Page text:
Building registration: training and housing quality

Georgiou, Jim, Smith, Jim and Love, Peter 2003, Building registration: training and housing quality, in Association of Researchers in Construction Management : nineteenth Annual Conference 2003 September 3-5 University of Brighton, ARCOM, Reading, England, pp. 299-308.

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Title Building registration: training and housing quality
Author(s) Georgiou, Jim
Smith, Jim
Love, Peter
Conference name Association of Researchers in Construction Management. Conference (19th : 2003 : University of Brighton)
Conference location Brighton, England
Conference dates 3-5 September 2003
Title of proceedings Association of Researchers in Construction Management : nineteenth Annual Conference 2003 September 3-5 University of Brighton
Editor(s) Greenwood, David
Publication date 2003
Conference series Association of Researchers in Construction Management Conference
Start page 299
End page 308
Publisher ARCOM
Place of publication Reading, England
Keyword(s) builder registration
housing
quality
training
Summary The lack of attention to quality control by house builders has been a contentious issue for more than three decades. In an attempt to improve the quality of housing, various mechanisms have been adopted and discarded by industry-based organizations and government legislation. Now that registration of builders has been achieved (since 1995) the regulating authority, the Building Commission have placed the maintenance of standards from registered builders at the forefront of their priorities. The provision of suitable training and continuing professional development programs is likely to receive greater attention over the next few years. However, a key factor that is often overlooked in the debate on quality of house construction is the use of subcontract labour by both, registered builders and owner builders. The repetitive nature of some activities ensures that tacit knowledge within the subcontract system becomes an integral part of house construction. Research by the authors into defects in housing has provided some interesting analyses from the statistic collected. This paper analyses the incidence of defects over a number of years in a range of functional elements within the house envelope and presents the results. Particular attention is paid to the incidence of defects where the licensed trades are involved compared to the non-licensed trades and elements. This work suggests where housing defects are likely to occur and the authors suggest that appropriate educational resources may be directed to areas where it will be most effective and beneficial. The authors propose a more integrated and inclusive approach.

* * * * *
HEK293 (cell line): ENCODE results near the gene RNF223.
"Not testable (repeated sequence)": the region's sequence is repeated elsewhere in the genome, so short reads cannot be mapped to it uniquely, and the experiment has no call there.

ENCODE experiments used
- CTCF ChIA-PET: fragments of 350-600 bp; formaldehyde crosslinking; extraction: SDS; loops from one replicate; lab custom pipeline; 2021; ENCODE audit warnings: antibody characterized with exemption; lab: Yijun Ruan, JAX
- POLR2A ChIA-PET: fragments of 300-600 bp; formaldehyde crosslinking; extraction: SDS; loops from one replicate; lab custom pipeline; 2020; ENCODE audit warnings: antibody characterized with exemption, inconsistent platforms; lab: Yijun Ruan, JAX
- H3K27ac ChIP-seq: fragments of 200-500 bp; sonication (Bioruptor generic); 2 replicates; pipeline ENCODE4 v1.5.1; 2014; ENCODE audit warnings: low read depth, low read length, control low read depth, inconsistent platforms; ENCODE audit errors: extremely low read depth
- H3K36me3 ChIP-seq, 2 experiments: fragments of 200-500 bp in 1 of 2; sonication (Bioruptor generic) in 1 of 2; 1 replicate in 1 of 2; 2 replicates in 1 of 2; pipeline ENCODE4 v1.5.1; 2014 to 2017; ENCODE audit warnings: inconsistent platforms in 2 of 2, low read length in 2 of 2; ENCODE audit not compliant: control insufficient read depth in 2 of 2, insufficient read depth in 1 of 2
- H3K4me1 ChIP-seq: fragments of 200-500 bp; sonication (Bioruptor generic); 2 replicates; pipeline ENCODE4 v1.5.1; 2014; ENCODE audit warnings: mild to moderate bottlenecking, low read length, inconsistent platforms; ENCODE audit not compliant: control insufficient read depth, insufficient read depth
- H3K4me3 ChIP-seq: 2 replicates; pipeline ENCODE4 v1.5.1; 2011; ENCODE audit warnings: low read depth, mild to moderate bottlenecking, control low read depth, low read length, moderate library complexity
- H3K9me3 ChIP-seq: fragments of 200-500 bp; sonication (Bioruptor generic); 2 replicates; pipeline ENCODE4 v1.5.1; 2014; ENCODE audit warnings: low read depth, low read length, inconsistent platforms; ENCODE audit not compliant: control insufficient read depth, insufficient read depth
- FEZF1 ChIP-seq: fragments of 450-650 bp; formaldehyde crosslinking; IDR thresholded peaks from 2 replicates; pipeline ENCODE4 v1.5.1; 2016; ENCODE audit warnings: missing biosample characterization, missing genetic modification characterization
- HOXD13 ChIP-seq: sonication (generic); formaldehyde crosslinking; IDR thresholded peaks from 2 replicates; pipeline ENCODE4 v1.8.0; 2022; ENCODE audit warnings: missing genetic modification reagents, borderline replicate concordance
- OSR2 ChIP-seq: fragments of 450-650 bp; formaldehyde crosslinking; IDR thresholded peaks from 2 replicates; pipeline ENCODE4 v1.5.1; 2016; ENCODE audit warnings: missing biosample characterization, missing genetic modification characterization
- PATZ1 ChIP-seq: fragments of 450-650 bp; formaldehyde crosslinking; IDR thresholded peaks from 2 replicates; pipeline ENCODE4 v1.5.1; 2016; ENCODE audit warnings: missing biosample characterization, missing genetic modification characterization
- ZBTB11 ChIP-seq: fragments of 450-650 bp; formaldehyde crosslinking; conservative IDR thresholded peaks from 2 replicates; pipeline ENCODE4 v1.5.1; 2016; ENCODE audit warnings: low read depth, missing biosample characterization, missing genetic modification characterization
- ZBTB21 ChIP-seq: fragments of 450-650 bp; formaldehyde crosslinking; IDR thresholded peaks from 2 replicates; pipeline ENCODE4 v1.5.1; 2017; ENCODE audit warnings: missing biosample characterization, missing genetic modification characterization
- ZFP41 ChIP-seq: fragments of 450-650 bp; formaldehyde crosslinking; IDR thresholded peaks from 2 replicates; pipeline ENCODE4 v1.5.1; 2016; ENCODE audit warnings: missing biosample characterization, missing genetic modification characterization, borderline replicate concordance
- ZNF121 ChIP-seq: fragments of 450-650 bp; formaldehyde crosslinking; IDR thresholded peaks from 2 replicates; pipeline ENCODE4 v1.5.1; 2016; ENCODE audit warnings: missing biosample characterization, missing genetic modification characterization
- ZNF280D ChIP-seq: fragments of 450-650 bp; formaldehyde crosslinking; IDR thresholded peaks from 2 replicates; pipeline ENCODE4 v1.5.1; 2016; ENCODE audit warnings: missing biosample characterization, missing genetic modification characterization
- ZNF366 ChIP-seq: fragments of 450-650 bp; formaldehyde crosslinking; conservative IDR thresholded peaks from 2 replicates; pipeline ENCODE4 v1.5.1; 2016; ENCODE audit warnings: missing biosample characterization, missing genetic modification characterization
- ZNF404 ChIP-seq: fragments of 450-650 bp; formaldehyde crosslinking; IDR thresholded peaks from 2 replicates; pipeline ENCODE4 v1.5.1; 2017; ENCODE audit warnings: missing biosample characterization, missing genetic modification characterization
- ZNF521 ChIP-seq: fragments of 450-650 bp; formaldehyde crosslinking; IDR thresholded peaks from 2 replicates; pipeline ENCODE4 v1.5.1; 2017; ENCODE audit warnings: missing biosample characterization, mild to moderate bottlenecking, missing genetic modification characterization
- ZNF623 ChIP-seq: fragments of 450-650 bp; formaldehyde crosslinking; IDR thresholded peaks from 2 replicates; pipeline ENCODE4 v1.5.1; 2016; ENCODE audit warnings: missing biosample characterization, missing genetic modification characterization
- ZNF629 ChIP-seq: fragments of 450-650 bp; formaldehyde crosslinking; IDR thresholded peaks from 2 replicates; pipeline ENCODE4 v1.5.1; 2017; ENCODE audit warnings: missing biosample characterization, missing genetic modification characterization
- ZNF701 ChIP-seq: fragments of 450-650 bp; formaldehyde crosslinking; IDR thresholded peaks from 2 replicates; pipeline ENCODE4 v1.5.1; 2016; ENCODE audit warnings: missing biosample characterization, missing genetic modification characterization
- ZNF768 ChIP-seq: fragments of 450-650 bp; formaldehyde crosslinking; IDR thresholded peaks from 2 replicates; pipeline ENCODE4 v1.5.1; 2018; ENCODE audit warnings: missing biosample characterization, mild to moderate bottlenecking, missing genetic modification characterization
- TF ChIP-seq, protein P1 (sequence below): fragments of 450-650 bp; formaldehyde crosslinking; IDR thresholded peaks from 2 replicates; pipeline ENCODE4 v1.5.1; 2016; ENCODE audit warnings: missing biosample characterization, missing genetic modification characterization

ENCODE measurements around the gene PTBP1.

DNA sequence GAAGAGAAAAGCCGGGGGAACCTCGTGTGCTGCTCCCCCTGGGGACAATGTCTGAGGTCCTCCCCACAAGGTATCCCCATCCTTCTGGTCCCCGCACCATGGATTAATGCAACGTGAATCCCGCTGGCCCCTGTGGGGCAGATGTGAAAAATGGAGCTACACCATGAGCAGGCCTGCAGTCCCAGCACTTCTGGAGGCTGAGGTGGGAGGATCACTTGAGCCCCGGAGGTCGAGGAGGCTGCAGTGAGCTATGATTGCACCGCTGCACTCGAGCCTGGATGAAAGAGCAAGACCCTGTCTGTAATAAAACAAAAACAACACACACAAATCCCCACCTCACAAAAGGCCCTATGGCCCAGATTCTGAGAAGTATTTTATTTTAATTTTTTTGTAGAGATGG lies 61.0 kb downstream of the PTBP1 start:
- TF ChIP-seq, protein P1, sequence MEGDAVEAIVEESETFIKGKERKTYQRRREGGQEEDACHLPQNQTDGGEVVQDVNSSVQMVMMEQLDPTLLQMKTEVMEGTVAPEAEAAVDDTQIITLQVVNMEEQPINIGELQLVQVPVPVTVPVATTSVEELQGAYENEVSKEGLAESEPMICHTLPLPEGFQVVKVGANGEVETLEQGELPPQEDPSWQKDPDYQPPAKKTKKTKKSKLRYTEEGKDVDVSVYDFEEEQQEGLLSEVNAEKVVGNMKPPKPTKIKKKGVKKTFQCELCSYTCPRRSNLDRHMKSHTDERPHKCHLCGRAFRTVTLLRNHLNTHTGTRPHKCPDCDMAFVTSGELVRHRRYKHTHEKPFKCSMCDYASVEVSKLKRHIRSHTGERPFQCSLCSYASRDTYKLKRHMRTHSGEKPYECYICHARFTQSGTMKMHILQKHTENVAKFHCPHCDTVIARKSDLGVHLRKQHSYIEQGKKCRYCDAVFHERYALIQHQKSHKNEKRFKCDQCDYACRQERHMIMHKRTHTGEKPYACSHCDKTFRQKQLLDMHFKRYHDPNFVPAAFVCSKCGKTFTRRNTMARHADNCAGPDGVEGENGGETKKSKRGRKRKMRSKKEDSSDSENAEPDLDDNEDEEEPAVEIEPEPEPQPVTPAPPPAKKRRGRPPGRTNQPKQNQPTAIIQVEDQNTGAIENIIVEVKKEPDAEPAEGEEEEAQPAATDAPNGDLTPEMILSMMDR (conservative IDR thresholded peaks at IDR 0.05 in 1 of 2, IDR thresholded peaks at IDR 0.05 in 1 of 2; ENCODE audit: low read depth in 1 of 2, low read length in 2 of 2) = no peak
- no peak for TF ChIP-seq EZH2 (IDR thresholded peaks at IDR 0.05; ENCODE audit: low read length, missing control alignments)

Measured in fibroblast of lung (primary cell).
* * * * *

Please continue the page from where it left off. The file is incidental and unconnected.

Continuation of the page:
ISBN 0953416186
9780953416189
Language eng
Field of Research 120201 Building Construction Management and Project Planning
Socio Economic Objective 970112 Expanding Knowledge in Built Environment and Design
HERDC Research category E1 Full written paper - refereed
Persistent URL http://hdl.handle.net/10536/DRO/DU:30005111

Document type: Conference Paper
Collection: School of Architecture and Built Environment
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